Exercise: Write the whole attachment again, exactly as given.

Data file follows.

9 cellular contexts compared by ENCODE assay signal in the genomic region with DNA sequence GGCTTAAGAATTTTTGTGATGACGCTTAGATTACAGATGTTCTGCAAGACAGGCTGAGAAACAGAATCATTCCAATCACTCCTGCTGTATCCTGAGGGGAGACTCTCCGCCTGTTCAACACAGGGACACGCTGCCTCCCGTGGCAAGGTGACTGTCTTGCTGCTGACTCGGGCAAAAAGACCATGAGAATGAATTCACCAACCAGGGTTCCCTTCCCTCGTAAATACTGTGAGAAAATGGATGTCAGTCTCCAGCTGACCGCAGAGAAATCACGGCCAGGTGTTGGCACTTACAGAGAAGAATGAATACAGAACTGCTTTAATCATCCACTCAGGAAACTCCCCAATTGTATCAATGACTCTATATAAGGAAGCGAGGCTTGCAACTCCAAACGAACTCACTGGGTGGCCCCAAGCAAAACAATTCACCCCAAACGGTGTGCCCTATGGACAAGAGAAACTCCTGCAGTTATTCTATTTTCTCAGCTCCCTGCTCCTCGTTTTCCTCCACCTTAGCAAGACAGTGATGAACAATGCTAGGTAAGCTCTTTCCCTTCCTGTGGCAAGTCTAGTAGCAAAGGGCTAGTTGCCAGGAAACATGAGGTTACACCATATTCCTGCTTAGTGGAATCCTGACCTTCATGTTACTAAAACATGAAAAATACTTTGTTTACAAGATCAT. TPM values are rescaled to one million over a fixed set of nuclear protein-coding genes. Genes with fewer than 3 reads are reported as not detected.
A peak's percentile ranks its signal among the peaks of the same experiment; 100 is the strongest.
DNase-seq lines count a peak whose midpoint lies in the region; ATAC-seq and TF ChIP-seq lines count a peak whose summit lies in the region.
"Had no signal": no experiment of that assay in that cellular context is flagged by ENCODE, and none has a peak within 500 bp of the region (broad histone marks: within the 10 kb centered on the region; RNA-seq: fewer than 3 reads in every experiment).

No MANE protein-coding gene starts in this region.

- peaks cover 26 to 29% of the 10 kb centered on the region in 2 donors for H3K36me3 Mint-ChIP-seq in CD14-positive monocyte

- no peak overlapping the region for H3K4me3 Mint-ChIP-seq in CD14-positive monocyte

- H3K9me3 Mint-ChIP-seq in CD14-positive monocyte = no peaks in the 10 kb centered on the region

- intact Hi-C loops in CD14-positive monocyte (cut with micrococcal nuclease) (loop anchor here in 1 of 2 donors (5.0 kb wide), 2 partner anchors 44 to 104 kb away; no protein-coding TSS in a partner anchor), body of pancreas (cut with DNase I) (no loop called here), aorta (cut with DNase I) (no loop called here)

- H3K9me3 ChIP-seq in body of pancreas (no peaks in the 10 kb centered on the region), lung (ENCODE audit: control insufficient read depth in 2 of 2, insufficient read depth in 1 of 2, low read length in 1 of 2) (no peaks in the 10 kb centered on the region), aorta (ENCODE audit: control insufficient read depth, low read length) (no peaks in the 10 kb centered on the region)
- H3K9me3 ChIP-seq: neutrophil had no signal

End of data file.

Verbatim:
9 cellular contexts compared by ENCODE assay signal in the genomic region with DNA sequence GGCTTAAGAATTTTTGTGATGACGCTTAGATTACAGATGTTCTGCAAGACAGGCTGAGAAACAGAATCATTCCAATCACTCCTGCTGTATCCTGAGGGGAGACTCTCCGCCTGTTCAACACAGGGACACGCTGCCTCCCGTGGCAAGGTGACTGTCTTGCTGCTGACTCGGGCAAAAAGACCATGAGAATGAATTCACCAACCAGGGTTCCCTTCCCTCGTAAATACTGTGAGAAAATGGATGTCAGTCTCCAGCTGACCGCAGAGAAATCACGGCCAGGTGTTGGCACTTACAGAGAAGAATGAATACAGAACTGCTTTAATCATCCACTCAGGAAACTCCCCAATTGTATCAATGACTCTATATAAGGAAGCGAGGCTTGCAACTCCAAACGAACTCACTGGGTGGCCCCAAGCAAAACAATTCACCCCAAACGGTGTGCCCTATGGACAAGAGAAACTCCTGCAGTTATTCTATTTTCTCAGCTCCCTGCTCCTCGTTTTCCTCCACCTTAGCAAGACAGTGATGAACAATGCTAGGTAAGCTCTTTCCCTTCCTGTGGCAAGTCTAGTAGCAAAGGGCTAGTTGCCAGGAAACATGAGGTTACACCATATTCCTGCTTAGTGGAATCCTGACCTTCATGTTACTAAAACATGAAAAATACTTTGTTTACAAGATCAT. TPM values are rescaled to one million over a fixed set of nuclear protein-coding genes. Genes with fewer than 3 reads are reported as not detected.
A peak's percentile ranks its signal among the peaks of the same experiment; 100 is the strongest.
DNase-seq lines count a peak whose midpoint lies in the region; ATAC-seq and TF ChIP-seq lines count a peak whose summit lies in the region.
"Had no signal": no experiment of that assay in that cellular context is flagged by ENCODE, and none has a peak within 500 bp of the region (broad histone marks: within the 10 kb centered on the region; RNA-seq: fewer than 3 reads in every experiment).

No MANE protein-coding gene starts in this region.

- peaks cover 26 to 29% of the 10 kb centered on the region in 2 donors for H3K36me3 Mint-ChIP-seq in CD14-positive monocyte

- no peak overlapping the region for H3K4me3 Mint-ChIP-seq in CD14-positive monocyte

- H3K9me3 Mint-ChIP-seq in CD14-positive monocyte = no peaks in the 10 kb centered on the region

- intact Hi-C loops in CD14-positive monocyte (cut with micrococcal nuclease) (loop anchor here in 1 of 2 donors (5.0 kb wide), 2 partner anchors 44 to 104 kb away; no protein-coding TSS in a partner anchor), body of pancreas (cut with DNase I) (no loop called here), aorta (cut with DNase I) (no loop called here)

- H3K9me3 ChIP-seq in body of pancreas (no peaks in the 10 kb centered on the region), lung (ENCODE audit: control insufficient read depth in 2 of 2, insufficient read depth in 1 of 2, low read length in 1 of 2) (no peaks in the 10 kb centered on the region), aorta (ENCODE audit: control insufficient read depth, low read length) (no peaks in the 10 kb centered on the region)
- H3K9me3 ChIP-seq: neutrophil had no signal